Frequently Asked Questions
What is Identity Theft?
Identity theft or identity fraud is the misappropriation and use of a person's private data for improper purposes. Usually the impersonator is trying to steal the victim's identity to obtain credit, credit cards from banks and retailers, steal money from the victim's existing accounts, apply for loans, establish accounts with utility companies, rent an apartment, file bankruptcy or obtain a job using the victim's name. The impersonator is able to do all of this easily by stealing Social Security Numbers, drivers license numbers, PIN numbers, and dates of birth. Thousands of dollars are stolen by the impersonator without the victim even knowing about it.
Who's most likely to steal your identity?
Surprisingly, information is most likely stolen by people known to the victim. It's usually someone who has the victims trust, close relatives, friends, neighbors, work colleagues, or household employees. Other common identity thieves are employees of entities that routinely access personal information, such as employees at banks, credit card companies, insurance companies, and even retailers and restaurants that routinely process credit card information.
Where does the thief obtain your information?
There are many places where thieves can obtain your information, usually these places are places you trust. Places such as your doctor, dentist, lawyer, school, work, health insurance carrier, all have your personal information as well as many other places. If someone at any of those places stole your information and began the identity theft process you wouldn't know about it. Stolen purses and wallets are also a very common source of identity theft. Mailboxes and recycling bins are major targets, "Dumpster-divers" can get your information easily if you don't use a shredder. Shredding anything with confidential information about you would be a good idea things such as bills, credit card slips, and other documents are easy to get, but by simply shredding them no one would be have access to your information. If any person obtains this information they will be able to access whatever else they need to become you.
What can you do to stop fraud?
In most cases a creditor will contact you to let you know you will be denied credit, or you may see different charges on your bill that are not yours. If this happens contact the three major credit reporting agencies by phone and letter to put a fraud alert on your credit profile immediately. Make sure to get copies of the reports so you can figure out which accounts are fraud and cally the police in that county. Dealing with fraud is very complex and probably won't be stopped immediately but taking some of these steps is a start.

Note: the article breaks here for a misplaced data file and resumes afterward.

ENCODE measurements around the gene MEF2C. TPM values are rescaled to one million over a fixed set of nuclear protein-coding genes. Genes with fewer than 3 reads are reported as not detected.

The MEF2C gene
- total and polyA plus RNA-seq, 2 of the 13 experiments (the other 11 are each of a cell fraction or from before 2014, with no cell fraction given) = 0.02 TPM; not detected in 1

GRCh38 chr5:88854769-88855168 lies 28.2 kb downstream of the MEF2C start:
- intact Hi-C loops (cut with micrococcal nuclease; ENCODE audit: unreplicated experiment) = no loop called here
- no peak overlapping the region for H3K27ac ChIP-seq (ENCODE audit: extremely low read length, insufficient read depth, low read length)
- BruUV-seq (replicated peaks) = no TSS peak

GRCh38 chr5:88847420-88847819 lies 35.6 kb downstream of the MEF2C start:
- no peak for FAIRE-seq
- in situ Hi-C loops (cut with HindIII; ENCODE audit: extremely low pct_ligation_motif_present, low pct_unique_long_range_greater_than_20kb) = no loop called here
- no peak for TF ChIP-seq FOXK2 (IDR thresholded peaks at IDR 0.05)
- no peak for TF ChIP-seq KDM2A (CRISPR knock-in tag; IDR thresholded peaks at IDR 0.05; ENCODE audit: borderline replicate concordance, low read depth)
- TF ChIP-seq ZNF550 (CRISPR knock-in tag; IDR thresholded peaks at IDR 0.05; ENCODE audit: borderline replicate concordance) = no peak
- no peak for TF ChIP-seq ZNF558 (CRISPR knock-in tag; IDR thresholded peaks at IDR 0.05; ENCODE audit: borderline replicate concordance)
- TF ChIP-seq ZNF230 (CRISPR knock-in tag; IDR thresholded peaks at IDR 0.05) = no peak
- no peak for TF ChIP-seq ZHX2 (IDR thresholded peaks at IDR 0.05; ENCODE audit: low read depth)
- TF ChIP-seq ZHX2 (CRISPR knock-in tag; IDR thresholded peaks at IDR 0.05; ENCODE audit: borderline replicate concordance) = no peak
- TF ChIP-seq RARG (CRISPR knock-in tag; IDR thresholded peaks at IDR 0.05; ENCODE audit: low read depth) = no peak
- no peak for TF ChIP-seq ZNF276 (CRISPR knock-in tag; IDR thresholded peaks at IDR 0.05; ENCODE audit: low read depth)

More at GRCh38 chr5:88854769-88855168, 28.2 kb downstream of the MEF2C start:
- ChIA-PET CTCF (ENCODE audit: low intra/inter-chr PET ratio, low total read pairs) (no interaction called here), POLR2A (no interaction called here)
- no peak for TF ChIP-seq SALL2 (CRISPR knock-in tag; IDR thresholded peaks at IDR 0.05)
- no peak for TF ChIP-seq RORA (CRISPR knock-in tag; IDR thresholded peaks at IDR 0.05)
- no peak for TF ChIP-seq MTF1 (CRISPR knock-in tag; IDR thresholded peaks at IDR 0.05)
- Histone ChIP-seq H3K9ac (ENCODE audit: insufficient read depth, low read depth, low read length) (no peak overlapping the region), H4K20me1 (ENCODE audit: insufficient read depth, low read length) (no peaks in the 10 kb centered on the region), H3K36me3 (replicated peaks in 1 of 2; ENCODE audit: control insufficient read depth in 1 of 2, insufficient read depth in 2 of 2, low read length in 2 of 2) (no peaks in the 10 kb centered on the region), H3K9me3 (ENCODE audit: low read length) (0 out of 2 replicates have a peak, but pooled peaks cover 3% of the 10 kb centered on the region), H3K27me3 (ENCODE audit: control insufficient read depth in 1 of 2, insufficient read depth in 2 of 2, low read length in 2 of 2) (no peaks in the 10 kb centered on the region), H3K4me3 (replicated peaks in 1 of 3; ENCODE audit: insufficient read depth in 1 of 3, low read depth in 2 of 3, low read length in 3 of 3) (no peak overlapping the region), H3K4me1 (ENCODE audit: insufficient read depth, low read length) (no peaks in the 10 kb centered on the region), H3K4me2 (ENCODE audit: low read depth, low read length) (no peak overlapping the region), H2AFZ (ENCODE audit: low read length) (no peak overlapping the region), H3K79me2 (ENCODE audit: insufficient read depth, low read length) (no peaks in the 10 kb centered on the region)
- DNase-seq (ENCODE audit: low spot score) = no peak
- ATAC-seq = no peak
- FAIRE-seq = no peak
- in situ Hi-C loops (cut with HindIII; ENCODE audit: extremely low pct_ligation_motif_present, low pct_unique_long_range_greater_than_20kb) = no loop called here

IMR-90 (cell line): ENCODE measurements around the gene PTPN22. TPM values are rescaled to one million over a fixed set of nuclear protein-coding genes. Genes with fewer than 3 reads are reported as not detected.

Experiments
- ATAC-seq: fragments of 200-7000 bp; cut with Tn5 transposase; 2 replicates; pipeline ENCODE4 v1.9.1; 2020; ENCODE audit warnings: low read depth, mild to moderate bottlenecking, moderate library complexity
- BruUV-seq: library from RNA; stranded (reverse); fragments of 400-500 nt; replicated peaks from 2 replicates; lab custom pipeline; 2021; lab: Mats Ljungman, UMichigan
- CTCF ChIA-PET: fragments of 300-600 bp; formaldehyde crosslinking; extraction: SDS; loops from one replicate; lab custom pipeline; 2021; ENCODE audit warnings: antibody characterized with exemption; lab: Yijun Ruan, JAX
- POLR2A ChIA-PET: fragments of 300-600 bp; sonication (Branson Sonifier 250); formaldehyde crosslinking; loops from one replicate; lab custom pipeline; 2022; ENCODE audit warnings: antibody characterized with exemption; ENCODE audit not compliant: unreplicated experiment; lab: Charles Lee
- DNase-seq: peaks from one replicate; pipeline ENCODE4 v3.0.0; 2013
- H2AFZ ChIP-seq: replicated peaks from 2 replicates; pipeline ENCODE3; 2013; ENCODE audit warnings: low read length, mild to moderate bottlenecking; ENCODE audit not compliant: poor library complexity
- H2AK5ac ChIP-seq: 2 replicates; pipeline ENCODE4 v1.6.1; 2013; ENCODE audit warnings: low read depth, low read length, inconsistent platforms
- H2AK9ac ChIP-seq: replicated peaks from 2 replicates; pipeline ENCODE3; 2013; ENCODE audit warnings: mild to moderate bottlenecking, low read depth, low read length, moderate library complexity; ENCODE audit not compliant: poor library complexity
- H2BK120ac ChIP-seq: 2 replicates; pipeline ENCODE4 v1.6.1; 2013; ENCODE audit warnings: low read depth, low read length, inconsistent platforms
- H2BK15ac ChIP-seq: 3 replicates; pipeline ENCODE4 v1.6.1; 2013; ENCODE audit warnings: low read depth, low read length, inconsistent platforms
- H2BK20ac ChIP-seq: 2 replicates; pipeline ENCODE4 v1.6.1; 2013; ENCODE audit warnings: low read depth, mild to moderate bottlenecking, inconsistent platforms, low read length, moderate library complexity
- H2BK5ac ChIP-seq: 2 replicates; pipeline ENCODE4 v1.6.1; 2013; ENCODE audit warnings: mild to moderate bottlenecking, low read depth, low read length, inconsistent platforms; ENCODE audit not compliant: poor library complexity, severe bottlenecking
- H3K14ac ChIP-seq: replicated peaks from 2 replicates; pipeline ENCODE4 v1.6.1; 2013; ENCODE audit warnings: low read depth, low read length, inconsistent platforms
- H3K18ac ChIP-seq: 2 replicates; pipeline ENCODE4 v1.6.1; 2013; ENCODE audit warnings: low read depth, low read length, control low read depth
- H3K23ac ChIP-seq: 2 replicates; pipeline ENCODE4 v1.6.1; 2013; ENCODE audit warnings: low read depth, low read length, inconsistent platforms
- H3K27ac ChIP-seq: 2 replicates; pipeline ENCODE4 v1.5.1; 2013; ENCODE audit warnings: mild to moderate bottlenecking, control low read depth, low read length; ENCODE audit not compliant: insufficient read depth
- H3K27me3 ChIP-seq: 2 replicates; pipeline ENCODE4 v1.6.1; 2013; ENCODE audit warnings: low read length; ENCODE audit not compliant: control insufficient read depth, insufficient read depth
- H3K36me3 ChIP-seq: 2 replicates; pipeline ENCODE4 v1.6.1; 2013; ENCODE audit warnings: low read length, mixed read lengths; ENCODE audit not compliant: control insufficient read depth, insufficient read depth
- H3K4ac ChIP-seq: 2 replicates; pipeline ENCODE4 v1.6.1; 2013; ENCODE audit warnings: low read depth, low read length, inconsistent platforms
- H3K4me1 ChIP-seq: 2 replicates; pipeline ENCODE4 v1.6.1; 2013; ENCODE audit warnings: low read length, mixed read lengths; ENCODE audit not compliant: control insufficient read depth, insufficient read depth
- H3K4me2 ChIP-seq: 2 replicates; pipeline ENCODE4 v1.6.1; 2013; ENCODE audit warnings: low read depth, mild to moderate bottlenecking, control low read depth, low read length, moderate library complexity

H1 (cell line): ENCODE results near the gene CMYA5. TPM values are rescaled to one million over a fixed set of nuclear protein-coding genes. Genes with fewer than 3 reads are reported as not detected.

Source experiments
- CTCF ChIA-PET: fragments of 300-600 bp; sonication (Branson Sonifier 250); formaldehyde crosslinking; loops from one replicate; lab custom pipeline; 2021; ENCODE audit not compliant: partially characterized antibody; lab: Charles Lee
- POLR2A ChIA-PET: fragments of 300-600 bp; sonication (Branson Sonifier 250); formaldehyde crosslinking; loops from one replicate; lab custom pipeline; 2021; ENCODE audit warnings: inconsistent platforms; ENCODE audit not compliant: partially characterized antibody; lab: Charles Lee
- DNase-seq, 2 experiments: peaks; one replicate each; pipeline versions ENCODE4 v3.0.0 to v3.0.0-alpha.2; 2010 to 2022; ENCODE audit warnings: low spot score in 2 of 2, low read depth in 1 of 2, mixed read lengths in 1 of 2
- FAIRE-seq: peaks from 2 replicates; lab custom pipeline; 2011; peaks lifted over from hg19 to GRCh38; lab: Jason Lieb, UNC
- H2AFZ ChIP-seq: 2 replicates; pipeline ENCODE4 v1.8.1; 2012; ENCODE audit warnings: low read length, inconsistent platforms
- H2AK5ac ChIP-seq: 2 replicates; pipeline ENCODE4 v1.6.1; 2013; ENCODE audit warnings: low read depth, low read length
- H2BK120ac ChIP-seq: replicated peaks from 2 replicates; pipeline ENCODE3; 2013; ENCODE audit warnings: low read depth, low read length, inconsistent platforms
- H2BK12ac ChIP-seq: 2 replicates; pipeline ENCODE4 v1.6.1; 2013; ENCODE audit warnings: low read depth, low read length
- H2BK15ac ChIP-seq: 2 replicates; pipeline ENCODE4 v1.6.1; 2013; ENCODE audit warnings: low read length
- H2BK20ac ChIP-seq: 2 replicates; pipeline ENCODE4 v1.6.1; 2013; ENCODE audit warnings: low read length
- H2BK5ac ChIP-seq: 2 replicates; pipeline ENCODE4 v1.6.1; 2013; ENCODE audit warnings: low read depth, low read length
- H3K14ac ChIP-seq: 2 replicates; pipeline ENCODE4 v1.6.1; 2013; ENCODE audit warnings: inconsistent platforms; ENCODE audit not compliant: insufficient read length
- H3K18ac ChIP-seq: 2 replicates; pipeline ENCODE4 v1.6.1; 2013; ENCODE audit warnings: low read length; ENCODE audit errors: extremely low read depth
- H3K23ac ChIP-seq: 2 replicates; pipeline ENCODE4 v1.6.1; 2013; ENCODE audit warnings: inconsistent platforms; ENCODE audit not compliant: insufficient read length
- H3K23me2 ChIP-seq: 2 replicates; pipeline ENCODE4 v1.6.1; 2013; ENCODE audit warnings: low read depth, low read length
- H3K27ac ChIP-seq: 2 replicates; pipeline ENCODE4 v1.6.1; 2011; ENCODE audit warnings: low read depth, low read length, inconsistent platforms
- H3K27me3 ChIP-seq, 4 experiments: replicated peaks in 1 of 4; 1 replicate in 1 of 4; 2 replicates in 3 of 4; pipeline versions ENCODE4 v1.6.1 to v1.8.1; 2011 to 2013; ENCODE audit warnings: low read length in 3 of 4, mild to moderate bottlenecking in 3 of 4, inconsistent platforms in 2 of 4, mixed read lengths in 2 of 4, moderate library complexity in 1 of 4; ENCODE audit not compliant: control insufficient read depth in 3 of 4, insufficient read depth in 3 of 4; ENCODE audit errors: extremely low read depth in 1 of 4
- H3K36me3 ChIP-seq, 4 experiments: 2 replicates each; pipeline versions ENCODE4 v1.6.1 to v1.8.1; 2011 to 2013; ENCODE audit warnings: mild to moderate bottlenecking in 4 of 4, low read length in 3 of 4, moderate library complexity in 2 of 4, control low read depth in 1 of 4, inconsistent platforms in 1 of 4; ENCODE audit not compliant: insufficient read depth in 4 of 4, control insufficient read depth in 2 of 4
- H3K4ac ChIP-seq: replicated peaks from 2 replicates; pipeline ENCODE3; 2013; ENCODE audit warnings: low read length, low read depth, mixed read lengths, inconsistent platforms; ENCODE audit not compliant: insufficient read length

If you are a victim of identity-theft should you change your social security number?
Changing your social security number is probably a bad idea. That number has been many times through out your life on very important documents. It is attatched to differnet things including your credit report and various governmental documents. Changing your social security number would be a major hassle because you would have to attatch that number on every document your old security number was on. In doing so it could look suspicious to creditors and employers by making you look like the thief instead of the victim.
How are you able to detect if your identity has been stolen?
Carefully monitor bills and bank statements for suspicious activity and look for any purchases you didn't make. If you have been recieving statements and they suddenly stop, you should contact that source. Be sure to review your credit reports to discover unauthorized activity on a regular basis.
If you have been a victim of identity theft should you cancel all your credit cards?
No. Due to the fruad your credit worthiness will be shaky and will make it hard to getting new credit later on. You may have trouble getting loans, rental cars or even a job if you stop your credit. Instead notify each credit grantor of your true accounts and let them know you are a victim of identity theft. You should set a new password and try to refrain from using your birthday, mother's maiden name, or any personal information, not even your pet's name. Your new password should be something totally random and should be used on all the accounts so there's no confusion.
Should you worry about your children's Identity?
Whether it be a small child or a full grown adult, no matter what your age you can be a victim of Identity theft. Usually adults find out that there identity was stolen when they were just a child, or they find out about the crime through a relative. For the child victim category, the parent must act on their behalf.
Will buying a service help protect your identity against identity theft?
There are many different things you can to do protect yourself against identity theft. By law consumers are allowed one free credit report per year from each of the three credit reporting agencies Equifax, Credit Union, and Equifax. The best thing to do is to stagger your free requests through out the year so that you recieve a report every four months. There are limitations to this and there are other resolutions. Other support services are available and can assist you if you feel you need further protection.